Don’t Make Them Wait: How to Improve Customer Response Time for Business
People do not like to wait. They don’t like being put on hold. They don’t like when a website takes forever to load. They don’t like waiting for a call or an email that they doubt will ever come at all. Generally, people don’t like being told to wait for anything. Anything at all. This is understandable because there’s really nothing more precious than time. In fact, there are so many distractions these days that people need to evaluate what they do with their time, which is the one single thing you can’t bring back. Once it is spent, it is gone forever.
This is also what businesses need to understand. If you want to keep your customers happy, get to their concerns as quickly as you can. A study on customer response time revealed that for 43.4% of customers, one business day is still an acceptable response time for emails. However, 43.9% want a response within four hours or less.
It’s a whole different story on social media. In a virtual world, more people want it extra fast. A related survey showed that a whopping 84 percent of customers prefer getting an instant response – that means within 24 hours after a post has been posted on social media.
Still, all these efforts and the hassles ultimately pay off in the end. A study from Autodeal about car dealership response time showed that dealers who respond to a customer in six hours or less have a better conversion rate. If the response time is reduced to under an hour, the conversion rate can increase by an additional 37%. People want it fast, and they associate good customer service with a quick response from the business’ end.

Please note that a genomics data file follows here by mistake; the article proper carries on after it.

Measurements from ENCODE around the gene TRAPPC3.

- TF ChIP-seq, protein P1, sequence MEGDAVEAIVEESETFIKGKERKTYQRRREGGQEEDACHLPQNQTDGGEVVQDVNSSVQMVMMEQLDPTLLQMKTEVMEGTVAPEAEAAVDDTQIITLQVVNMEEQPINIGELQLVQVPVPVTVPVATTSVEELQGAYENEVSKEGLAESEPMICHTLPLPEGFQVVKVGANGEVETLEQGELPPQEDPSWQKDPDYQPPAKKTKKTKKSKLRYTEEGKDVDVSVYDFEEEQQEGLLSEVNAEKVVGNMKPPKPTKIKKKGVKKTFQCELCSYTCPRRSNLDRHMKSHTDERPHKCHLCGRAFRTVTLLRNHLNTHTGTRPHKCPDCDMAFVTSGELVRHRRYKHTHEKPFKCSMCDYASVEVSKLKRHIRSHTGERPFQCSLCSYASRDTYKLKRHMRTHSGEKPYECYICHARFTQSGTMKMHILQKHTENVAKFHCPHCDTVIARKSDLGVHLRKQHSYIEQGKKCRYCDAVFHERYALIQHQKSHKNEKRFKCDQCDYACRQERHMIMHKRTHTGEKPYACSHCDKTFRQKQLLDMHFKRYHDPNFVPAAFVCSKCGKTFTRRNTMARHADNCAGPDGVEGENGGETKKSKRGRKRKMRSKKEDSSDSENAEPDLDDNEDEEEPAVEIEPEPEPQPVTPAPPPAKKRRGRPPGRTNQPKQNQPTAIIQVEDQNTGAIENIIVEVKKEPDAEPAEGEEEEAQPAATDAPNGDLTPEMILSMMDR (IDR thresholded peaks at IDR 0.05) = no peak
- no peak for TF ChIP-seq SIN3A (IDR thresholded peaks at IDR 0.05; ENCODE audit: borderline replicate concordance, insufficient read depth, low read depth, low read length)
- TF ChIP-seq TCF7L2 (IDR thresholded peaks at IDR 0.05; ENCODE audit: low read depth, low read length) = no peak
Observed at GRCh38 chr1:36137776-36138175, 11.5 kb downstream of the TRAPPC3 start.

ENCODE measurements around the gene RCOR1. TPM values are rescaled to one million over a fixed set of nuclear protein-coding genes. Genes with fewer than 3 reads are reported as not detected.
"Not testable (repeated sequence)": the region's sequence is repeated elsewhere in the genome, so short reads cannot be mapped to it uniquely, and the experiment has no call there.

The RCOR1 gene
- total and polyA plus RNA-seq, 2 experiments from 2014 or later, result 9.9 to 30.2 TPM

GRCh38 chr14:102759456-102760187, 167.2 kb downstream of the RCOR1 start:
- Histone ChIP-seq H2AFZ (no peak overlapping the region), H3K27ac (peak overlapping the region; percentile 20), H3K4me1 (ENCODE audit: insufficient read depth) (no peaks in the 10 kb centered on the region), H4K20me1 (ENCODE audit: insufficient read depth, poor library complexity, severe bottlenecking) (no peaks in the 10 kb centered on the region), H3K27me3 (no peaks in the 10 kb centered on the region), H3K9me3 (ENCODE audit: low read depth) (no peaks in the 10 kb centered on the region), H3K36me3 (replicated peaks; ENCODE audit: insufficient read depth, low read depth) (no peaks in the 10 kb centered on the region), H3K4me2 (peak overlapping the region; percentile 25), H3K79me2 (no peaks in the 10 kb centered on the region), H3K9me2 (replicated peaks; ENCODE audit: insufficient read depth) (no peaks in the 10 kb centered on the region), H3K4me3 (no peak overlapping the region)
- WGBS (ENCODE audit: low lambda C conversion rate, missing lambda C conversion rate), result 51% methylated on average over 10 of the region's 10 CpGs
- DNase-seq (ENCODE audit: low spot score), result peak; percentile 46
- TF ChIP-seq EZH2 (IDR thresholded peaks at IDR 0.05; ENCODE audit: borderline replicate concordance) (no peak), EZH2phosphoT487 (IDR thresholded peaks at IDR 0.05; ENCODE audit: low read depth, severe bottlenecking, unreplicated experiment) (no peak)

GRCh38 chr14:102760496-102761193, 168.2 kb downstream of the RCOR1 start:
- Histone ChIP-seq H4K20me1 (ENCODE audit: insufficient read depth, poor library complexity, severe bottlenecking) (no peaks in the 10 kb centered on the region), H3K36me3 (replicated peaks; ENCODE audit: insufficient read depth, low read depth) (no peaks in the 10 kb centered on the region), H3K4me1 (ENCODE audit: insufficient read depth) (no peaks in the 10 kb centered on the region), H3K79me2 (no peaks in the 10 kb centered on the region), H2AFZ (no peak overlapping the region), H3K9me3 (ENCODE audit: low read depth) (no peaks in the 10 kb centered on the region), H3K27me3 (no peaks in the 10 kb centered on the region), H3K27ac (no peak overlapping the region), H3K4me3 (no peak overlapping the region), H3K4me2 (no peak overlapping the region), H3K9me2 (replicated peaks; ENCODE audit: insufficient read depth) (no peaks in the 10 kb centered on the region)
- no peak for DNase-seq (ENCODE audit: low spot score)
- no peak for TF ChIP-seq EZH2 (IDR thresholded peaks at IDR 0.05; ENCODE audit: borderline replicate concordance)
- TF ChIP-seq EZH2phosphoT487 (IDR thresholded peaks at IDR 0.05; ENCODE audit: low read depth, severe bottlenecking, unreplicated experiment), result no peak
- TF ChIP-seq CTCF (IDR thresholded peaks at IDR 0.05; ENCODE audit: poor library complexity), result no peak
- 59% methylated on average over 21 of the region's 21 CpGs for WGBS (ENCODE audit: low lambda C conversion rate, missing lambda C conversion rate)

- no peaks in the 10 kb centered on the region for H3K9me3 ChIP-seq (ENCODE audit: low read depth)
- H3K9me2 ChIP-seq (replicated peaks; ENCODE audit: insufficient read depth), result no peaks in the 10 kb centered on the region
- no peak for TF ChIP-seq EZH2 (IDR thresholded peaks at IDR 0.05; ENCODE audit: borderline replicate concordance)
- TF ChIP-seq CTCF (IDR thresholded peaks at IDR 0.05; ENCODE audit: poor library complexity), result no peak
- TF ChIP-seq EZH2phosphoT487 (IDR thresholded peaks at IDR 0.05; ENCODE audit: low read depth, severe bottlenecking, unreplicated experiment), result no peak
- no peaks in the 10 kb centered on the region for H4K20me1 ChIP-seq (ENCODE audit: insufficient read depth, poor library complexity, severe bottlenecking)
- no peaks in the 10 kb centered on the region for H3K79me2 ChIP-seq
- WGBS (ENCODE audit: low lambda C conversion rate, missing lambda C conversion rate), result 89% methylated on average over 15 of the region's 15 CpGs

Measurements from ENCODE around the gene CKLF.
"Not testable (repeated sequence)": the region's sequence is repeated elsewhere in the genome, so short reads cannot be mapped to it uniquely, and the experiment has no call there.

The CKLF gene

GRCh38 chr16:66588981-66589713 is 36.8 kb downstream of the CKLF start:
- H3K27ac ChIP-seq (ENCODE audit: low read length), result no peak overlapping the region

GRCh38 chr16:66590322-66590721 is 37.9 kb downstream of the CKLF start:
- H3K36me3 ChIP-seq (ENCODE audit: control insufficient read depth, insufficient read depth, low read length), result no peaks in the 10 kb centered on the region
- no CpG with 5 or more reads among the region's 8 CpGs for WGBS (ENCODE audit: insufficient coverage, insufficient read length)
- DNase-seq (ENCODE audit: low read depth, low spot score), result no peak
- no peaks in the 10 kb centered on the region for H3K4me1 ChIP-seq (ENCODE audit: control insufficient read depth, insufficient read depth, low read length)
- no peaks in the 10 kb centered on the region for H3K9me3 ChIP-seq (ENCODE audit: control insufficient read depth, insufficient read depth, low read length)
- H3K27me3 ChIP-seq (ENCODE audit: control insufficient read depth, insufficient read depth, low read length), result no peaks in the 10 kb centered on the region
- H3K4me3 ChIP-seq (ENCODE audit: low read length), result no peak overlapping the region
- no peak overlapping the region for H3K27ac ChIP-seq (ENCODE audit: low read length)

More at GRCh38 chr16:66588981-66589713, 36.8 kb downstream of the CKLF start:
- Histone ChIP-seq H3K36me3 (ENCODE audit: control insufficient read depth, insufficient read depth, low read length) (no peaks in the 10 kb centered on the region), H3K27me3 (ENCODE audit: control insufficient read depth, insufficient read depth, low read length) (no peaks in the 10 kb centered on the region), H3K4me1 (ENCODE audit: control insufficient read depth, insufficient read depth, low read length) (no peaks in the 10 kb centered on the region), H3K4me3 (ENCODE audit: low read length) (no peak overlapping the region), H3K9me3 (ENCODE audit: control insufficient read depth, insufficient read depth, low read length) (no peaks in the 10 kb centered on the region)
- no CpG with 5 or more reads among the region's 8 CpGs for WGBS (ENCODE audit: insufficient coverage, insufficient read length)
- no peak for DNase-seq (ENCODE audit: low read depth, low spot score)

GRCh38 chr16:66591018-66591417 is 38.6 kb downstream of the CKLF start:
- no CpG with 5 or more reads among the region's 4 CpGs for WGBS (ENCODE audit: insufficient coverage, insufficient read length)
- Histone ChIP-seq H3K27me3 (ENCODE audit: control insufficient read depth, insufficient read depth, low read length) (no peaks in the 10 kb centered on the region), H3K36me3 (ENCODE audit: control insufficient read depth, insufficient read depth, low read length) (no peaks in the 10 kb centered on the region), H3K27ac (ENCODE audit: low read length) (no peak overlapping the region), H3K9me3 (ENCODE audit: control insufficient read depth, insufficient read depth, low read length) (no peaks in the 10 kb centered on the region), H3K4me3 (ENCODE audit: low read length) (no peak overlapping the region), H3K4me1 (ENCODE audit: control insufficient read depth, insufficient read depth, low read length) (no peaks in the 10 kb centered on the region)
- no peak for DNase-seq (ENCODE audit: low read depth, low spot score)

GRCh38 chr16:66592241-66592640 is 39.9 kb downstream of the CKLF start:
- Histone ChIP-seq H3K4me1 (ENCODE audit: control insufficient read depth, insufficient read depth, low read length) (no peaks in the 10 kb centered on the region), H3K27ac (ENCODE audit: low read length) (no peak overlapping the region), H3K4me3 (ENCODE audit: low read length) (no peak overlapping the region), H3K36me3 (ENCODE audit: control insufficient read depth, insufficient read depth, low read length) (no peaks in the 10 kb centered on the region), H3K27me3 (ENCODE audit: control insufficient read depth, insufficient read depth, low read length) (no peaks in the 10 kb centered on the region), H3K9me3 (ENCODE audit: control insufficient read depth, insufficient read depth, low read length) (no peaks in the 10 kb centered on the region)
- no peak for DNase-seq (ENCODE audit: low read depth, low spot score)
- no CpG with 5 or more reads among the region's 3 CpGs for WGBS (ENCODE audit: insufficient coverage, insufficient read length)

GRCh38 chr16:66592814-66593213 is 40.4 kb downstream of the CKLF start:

Now that we have pretty much settled on the importance of quick response times, let’s see how you can improve your brand’s quickness in customer response during a time where everyone seems to be impatient and easily-irked.
Sweeten your automated replies
A customer needs to know if his inquiry, feedback or complaint has reached the right people. This is important because only then will a customer know that he is valued and that his concerns matter.
A lot of companies now use automatic response emails to serve several purposes. Among them is to reach out to a customer, improve customer relationships, as well as give the company some time to sort things out, and craft an appropriate reply. You can have autoresponders via email or text.
But since everyone is doing it, you might want to make your messages more personal and less bland. For example, use their first names and not just the impersonal “sir/ma’am”. Draft your automatic responses in a way that sounds like it is coming from an actual human being — warm, sincere, and genuine. You might also want to consider adding a summary of their complaint, and a number of days when they could expect an action. Just be true to your word and stick to it.
Use a response software
It is not advisable to keep everything in your shared company email or to have someone manually print out everything and file them accordingly. It is best to invest in customer service software to improve your workflow and to make everyone’s life easier.